This work aimed to evaluate the antimicrobial susceptibility of 87 Salmonella Infantis strains isolated in Italy from 2016 to 2019 along the food chain of broiler meat production and in humans and to determine the genetic profiles of the strains in order to establish a possible correlation with the antimicrobial pattern. All isolates were tested by the disk diffusion method to evaluate antimicrobial susceptibility toward sixteen antimicrobials, and the broth microdilution method was used to confirm extended spectrum β-lactamase (ESBL) production. PCR and pulsed field gel electrophoresis (PFGE) were applied to characterize ESBL-encoding and AmpC β-lactamase genes and to analyze the S. Infantis strains genetic profiles respectively. S. Infantis isolates showed high prevalence of resistance, in particular toward nalidixic acid (97.7%), tetracycline (96.5%), sulphamethoxazole/trimethoprim (91%) and cefepime (72.4%). The 80.5% of isolates were ESBL, cefotaxime-resistant, carrying the blaCTX-M1 gene. The most prevalent PFGE profile was XbaI.0126 (35.6%). The remaining strains had a genetic homology from 81% to 97% with the XbaI.0126 profile. The strains belonging to these profiles were isolated from different matrices collected along the broiler food chain independently on the year and from the region and there was no correlation between the PFGE profiles and resistance patterns. We found two ESBL-producing S. Infantis strains with the same XbaI.2621 profile isolated from humans and from poultry feces, not yet reported in Italy. Our findings confirmed the diffusion of ESBL-multi drug resistant (MDR) S. Infantis along the broiler food chain and in humans and underlined the importance of continuous monitoring to control and to reduce the prevalence of this bacterium, applying a global One Health approach. © 2020 by the authors. Licensee MDPI, Basel, Switzerland

Genetic Profiles and Antimicrobial Resistance Patterns of Salmonella Infantis Strains Isolated in Italy in the Food Chain of Broiler Meat Production

Stefanetti, Valentina;
2020-01-01

Abstract

This work aimed to evaluate the antimicrobial susceptibility of 87 Salmonella Infantis strains isolated in Italy from 2016 to 2019 along the food chain of broiler meat production and in humans and to determine the genetic profiles of the strains in order to establish a possible correlation with the antimicrobial pattern. All isolates were tested by the disk diffusion method to evaluate antimicrobial susceptibility toward sixteen antimicrobials, and the broth microdilution method was used to confirm extended spectrum β-lactamase (ESBL) production. PCR and pulsed field gel electrophoresis (PFGE) were applied to characterize ESBL-encoding and AmpC β-lactamase genes and to analyze the S. Infantis strains genetic profiles respectively. S. Infantis isolates showed high prevalence of resistance, in particular toward nalidixic acid (97.7%), tetracycline (96.5%), sulphamethoxazole/trimethoprim (91%) and cefepime (72.4%). The 80.5% of isolates were ESBL, cefotaxime-resistant, carrying the blaCTX-M1 gene. The most prevalent PFGE profile was XbaI.0126 (35.6%). The remaining strains had a genetic homology from 81% to 97% with the XbaI.0126 profile. The strains belonging to these profiles were isolated from different matrices collected along the broiler food chain independently on the year and from the region and there was no correlation between the PFGE profiles and resistance patterns. We found two ESBL-producing S. Infantis strains with the same XbaI.2621 profile isolated from humans and from poultry feces, not yet reported in Italy. Our findings confirmed the diffusion of ESBL-multi drug resistant (MDR) S. Infantis along the broiler food chain and in humans and underlined the importance of continuous monitoring to control and to reduce the prevalence of this bacterium, applying a global One Health approach. © 2020 by the authors. Licensee MDPI, Basel, Switzerland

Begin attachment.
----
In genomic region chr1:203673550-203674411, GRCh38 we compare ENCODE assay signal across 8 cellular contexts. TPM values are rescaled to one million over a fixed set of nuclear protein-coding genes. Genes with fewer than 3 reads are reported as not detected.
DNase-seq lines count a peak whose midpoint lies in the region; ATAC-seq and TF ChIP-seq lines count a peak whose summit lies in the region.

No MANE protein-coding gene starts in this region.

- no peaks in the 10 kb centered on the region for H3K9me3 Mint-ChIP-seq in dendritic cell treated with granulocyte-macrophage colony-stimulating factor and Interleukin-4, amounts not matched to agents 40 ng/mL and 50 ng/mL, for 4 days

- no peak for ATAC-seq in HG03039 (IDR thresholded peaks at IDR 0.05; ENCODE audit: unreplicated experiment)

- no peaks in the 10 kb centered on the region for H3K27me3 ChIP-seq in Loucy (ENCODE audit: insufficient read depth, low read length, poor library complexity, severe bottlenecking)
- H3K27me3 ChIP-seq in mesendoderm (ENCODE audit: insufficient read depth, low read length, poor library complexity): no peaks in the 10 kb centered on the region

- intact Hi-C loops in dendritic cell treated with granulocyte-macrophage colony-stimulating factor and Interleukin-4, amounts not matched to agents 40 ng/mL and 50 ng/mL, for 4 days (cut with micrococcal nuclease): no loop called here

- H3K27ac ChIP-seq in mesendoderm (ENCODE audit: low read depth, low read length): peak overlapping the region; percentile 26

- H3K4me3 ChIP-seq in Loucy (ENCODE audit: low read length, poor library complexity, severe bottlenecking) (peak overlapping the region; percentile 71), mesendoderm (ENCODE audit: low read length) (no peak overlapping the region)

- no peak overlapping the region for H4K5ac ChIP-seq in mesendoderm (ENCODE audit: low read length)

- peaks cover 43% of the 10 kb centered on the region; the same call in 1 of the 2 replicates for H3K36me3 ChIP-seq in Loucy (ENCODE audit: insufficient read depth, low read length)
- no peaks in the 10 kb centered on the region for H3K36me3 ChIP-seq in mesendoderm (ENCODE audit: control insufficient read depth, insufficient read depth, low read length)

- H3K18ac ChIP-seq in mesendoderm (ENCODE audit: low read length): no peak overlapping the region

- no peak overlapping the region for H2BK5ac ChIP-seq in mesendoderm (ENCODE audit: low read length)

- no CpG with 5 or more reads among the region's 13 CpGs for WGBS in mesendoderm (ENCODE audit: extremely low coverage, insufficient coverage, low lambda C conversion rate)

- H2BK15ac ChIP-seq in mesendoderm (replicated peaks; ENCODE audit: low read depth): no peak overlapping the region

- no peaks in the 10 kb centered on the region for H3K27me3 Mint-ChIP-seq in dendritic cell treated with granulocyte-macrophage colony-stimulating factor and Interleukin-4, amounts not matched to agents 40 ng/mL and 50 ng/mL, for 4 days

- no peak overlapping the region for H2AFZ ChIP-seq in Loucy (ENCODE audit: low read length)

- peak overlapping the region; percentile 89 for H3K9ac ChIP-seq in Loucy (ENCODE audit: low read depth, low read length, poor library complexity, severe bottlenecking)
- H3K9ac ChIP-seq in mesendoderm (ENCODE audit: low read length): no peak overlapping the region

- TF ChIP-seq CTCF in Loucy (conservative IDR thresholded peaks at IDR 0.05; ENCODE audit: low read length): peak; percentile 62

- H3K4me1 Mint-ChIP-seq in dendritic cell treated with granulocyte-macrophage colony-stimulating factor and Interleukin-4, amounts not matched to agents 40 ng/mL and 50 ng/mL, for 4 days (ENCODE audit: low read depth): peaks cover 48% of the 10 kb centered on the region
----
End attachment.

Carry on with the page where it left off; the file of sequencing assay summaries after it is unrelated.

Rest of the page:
File in questo prodotto:
Non ci sono file associati a questo prodotto.

I documenti in IRIS sono protetti da copyright e tutti i diritti sono riservati, salvo diversa indicazione.

Utilizza questo identificativo per citare o creare un link a questo documento: https://hdl.handle.net/20.500.12078/18695
 Attenzione

Attenzione! I dati visualizzati non sono stati sottoposti a validazione da parte dell'ateneo

Citazioni
  • ???jsp.display-item.citation.pmc??? ND
  • Scopus 18
  • ???jsp.display-item.citation.isi??? 15
social impact